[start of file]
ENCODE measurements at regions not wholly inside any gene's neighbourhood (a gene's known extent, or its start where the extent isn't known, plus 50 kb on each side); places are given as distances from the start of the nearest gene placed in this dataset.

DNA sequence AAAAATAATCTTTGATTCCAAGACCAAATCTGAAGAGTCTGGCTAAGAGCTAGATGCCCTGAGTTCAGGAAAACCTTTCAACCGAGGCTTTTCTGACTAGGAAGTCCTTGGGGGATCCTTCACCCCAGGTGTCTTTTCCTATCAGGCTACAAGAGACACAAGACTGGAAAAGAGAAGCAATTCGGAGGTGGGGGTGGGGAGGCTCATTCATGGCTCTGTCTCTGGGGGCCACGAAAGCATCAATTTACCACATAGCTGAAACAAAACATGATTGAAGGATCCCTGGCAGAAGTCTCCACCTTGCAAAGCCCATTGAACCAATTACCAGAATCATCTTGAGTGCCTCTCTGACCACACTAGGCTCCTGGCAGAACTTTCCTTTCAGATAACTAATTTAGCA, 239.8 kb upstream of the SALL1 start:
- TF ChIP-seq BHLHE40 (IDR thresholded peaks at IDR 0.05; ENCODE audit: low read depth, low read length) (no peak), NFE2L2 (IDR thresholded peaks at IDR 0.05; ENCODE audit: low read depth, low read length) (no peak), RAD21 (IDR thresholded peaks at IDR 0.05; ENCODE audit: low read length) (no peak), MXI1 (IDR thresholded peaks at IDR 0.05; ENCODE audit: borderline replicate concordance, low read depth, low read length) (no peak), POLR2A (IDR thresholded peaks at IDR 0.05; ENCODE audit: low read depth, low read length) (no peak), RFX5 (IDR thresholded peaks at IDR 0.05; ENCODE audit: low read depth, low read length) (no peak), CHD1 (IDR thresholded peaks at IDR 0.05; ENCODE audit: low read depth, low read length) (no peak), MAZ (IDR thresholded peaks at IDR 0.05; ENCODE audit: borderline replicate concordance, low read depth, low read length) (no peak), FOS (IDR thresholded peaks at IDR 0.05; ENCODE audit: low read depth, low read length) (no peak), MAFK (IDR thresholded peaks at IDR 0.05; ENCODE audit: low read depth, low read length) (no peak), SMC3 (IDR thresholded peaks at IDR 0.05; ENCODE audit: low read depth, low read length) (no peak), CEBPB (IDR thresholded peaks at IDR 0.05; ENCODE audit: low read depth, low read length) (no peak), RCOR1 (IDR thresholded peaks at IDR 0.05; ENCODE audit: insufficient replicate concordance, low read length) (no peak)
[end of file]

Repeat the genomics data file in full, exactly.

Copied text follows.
ENCODE measurements at regions not wholly inside any gene's neighbourhood (a gene's known extent, or its start where the extent isn't known, plus 50 kb on each side); places are given as distances from the start of the nearest gene placed in this dataset.

DNA sequence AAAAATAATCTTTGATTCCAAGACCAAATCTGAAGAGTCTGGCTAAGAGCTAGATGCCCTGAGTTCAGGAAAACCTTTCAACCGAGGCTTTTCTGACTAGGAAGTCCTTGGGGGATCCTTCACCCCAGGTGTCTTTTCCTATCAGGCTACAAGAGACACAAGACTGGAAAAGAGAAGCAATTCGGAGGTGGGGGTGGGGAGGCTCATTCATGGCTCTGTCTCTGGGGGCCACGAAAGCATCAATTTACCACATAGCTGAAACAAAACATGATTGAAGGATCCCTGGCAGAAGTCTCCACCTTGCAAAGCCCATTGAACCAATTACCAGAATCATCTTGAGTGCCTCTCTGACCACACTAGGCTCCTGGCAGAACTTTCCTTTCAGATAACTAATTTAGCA, 239.8 kb upstream of the SALL1 start:
- TF ChIP-seq BHLHE40 (IDR thresholded peaks at IDR 0.05; ENCODE audit: low read depth, low read length) (no peak), NFE2L2 (IDR thresholded peaks at IDR 0.05; ENCODE audit: low read depth, low read length) (no peak), RAD21 (IDR thresholded peaks at IDR 0.05; ENCODE audit: low read length) (no peak), MXI1 (IDR thresholded peaks at IDR 0.05; ENCODE audit: borderline replicate concordance, low read depth, low read length) (no peak), POLR2A (IDR thresholded peaks at IDR 0.05; ENCODE audit: low read depth, low read length) (no peak), RFX5 (IDR thresholded peaks at IDR 0.05; ENCODE audit: low read depth, low read length) (no peak), CHD1 (IDR thresholded peaks at IDR 0.05; ENCODE audit: low read depth, low read length) (no peak), MAZ (IDR thresholded peaks at IDR 0.05; ENCODE audit: borderline replicate concordance, low read depth, low read length) (no peak), FOS (IDR thresholded peaks at IDR 0.05; ENCODE audit: low read depth, low read length) (no peak), MAFK (IDR thresholded peaks at IDR 0.05; ENCODE audit: low read depth, low read length) (no peak), SMC3 (IDR thresholded peaks at IDR 0.05; ENCODE audit: low read depth, low read length) (no peak), CEBPB (IDR thresholded peaks at IDR 0.05; ENCODE audit: low read depth, low read length) (no peak), RCOR1 (IDR thresholded peaks at IDR 0.05; ENCODE audit: insufficient replicate concordance, low read length) (no peak)